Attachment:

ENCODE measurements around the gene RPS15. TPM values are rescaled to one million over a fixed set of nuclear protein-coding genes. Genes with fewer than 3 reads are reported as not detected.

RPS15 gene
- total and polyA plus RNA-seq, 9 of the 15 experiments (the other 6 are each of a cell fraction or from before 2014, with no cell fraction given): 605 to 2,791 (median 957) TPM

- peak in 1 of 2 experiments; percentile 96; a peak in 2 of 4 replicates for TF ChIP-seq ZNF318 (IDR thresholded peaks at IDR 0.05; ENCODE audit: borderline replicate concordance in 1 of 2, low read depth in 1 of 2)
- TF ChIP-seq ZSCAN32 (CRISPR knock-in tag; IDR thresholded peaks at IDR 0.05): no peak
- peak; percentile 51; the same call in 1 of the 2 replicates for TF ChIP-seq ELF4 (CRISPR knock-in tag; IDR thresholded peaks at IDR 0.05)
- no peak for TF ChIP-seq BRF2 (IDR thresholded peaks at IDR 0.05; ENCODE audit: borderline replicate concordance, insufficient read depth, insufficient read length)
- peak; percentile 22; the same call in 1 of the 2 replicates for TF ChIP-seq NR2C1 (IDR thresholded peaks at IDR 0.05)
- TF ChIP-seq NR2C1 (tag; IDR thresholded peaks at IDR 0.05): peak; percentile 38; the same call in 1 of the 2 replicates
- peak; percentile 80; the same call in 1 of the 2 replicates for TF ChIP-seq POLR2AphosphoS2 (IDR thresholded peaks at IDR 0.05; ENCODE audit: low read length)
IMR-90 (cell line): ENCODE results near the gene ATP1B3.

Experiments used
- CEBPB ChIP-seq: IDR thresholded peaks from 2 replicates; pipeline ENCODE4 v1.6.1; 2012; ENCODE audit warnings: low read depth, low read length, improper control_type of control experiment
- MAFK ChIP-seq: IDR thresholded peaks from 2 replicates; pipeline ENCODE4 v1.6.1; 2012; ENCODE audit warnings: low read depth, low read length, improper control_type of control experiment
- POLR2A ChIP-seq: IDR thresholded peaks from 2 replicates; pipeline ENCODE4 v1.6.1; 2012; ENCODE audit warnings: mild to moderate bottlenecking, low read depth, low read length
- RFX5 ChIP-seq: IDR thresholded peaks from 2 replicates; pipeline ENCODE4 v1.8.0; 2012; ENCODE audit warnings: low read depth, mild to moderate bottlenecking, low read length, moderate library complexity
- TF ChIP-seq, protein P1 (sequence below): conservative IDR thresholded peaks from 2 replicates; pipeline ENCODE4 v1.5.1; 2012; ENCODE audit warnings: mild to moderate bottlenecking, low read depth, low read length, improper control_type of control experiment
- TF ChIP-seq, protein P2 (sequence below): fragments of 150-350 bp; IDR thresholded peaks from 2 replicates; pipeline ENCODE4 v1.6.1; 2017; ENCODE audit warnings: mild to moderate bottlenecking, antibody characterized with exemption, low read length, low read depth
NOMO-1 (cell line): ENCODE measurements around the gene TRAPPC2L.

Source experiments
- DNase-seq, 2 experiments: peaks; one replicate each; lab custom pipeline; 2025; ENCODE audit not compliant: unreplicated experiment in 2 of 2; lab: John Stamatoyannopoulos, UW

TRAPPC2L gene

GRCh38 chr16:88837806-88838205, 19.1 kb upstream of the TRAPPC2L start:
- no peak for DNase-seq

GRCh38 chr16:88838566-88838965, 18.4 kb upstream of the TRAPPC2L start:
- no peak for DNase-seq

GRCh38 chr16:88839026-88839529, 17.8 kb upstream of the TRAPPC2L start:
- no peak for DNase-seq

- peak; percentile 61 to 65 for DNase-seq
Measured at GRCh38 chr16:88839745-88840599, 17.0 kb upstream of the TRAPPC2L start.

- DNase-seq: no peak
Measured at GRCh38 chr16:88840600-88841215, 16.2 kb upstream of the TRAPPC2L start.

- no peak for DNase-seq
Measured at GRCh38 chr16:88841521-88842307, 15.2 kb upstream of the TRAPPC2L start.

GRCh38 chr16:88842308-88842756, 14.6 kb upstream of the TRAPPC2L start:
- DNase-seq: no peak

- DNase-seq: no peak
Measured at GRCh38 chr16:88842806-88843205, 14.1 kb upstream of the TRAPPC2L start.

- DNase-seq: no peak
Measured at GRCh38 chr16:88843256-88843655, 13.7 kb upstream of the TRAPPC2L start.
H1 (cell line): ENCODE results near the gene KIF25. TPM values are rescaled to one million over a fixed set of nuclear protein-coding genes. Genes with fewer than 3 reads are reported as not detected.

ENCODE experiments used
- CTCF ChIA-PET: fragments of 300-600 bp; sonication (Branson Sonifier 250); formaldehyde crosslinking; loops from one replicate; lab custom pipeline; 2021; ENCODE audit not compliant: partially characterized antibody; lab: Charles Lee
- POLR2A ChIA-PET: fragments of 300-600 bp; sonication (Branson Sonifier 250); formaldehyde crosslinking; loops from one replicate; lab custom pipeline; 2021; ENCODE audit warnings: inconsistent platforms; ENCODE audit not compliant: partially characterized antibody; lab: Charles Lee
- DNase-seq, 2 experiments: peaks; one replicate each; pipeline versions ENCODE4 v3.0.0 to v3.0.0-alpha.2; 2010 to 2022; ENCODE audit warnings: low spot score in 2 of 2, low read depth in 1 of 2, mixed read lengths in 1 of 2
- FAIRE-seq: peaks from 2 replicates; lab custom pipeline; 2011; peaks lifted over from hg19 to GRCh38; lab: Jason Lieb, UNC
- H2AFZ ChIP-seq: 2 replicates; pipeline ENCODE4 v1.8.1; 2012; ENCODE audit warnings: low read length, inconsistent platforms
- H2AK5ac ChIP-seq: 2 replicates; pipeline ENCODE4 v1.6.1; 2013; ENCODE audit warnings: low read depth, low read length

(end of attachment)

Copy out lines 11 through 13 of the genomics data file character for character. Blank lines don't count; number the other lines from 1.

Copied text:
IMR-90 (cell line): ENCODE results near the gene ATP1B3.

Experiments used
- CEBPB ChIP-seq: IDR thresholded peaks from 2 replicates; pipeline ENCODE4 v1.6.1; 2012; ENCODE audit warnings: low read depth, low read length, improper control_type of control experiment